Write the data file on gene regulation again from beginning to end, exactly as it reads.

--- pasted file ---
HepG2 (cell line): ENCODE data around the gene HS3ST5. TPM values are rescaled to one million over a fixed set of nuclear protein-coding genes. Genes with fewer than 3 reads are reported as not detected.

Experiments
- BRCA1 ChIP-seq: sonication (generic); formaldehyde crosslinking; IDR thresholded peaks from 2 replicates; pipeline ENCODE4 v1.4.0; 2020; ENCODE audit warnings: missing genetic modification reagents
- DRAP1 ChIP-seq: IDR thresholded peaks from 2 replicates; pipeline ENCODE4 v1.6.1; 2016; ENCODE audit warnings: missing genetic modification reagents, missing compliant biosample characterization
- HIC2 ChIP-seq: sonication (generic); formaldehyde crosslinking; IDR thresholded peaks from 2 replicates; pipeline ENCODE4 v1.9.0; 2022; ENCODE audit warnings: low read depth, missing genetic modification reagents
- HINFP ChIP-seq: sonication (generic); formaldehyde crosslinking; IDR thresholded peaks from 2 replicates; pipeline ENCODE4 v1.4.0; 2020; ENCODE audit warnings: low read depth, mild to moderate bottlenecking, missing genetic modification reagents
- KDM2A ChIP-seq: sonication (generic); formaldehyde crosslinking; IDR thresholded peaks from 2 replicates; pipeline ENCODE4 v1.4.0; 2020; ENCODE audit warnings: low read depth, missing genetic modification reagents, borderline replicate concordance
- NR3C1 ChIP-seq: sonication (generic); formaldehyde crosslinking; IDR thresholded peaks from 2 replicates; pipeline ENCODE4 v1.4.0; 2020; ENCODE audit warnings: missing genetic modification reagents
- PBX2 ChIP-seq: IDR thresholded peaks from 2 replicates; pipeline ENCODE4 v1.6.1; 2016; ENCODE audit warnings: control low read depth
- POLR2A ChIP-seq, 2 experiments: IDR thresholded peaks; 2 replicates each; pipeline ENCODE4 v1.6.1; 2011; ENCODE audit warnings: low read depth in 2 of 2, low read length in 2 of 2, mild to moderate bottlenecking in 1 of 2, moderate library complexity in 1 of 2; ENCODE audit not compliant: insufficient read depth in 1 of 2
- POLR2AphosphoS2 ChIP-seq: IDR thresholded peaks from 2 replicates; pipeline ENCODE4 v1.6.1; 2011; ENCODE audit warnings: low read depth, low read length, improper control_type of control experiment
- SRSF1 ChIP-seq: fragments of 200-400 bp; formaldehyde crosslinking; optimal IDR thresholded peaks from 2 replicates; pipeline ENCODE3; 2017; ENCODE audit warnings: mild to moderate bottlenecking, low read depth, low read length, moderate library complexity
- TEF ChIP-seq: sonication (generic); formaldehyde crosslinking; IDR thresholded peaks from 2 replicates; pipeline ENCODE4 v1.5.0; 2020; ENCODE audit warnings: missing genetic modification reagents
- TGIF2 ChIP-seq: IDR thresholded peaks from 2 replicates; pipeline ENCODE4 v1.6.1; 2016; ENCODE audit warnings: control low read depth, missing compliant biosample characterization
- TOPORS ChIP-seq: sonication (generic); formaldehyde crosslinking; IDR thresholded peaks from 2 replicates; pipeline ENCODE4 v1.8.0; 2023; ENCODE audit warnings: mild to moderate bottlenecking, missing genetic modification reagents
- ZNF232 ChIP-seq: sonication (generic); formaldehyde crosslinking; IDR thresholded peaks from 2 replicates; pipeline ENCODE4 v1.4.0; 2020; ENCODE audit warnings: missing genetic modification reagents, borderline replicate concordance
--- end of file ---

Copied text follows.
HepG2 (cell line): ENCODE data around the gene HS3ST5. TPM values are rescaled to one million over a fixed set of nuclear protein-coding genes. Genes with fewer than 3 reads are reported as not detected.

Experiments
- BRCA1 ChIP-seq: sonication (generic); formaldehyde crosslinking; IDR thresholded peaks from 2 replicates; pipeline ENCODE4 v1.4.0; 2020; ENCODE audit warnings: missing genetic modification reagents
- DRAP1 ChIP-seq: IDR thresholded peaks from 2 replicates; pipeline ENCODE4 v1.6.1; 2016; ENCODE audit warnings: missing genetic modification reagents, missing compliant biosample characterization
- HIC2 ChIP-seq: sonication (generic); formaldehyde crosslinking; IDR thresholded peaks from 2 replicates; pipeline ENCODE4 v1.9.0; 2022; ENCODE audit warnings: low read depth, missing genetic modification reagents
- HINFP ChIP-seq: sonication (generic); formaldehyde crosslinking; IDR thresholded peaks from 2 replicates; pipeline ENCODE4 v1.4.0; 2020; ENCODE audit warnings: low read depth, mild to moderate bottlenecking, missing genetic modification reagents
- KDM2A ChIP-seq: sonication (generic); formaldehyde crosslinking; IDR thresholded peaks from 2 replicates; pipeline ENCODE4 v1.4.0; 2020; ENCODE audit warnings: low read depth, missing genetic modification reagents, borderline replicate concordance
- NR3C1 ChIP-seq: sonication (generic); formaldehyde crosslinking; IDR thresholded peaks from 2 replicates; pipeline ENCODE4 v1.4.0; 2020; ENCODE audit warnings: missing genetic modification reagents
- PBX2 ChIP-seq: IDR thresholded peaks from 2 replicates; pipeline ENCODE4 v1.6.1; 2016; ENCODE audit warnings: control low read depth
- POLR2A ChIP-seq, 2 experiments: IDR thresholded peaks; 2 replicates each; pipeline ENCODE4 v1.6.1; 2011; ENCODE audit warnings: low read depth in 2 of 2, low read length in 2 of 2, mild to moderate bottlenecking in 1 of 2, moderate library complexity in 1 of 2; ENCODE audit not compliant: insufficient read depth in 1 of 2
- POLR2AphosphoS2 ChIP-seq: IDR thresholded peaks from 2 replicates; pipeline ENCODE4 v1.6.1; 2011; ENCODE audit warnings: low read depth, low read length, improper control_type of control experiment
- SRSF1 ChIP-seq: fragments of 200-400 bp; formaldehyde crosslinking; optimal IDR thresholded peaks from 2 replicates; pipeline ENCODE3; 2017; ENCODE audit warnings: mild to moderate bottlenecking, low read depth, low read length, moderate library complexity
- TEF ChIP-seq: sonication (generic); formaldehyde crosslinking; IDR thresholded peaks from 2 replicates; pipeline ENCODE4 v1.5.0; 2020; ENCODE audit warnings: missing genetic modification reagents
- TGIF2 ChIP-seq: IDR thresholded peaks from 2 replicates; pipeline ENCODE4 v1.6.1; 2016; ENCODE audit warnings: control low read depth, missing compliant biosample characterization
- TOPORS ChIP-seq: sonication (generic); formaldehyde crosslinking; IDR thresholded peaks from 2 replicates; pipeline ENCODE4 v1.8.0; 2023; ENCODE audit warnings: mild to moderate bottlenecking, missing genetic modification reagents
- ZNF232 ChIP-seq: sonication (generic); formaldehyde crosslinking; IDR thresholded peaks from 2 replicates; pipeline ENCODE4 v1.4.0; 2020; ENCODE audit warnings: missing genetic modification reagents, borderline replicate concordance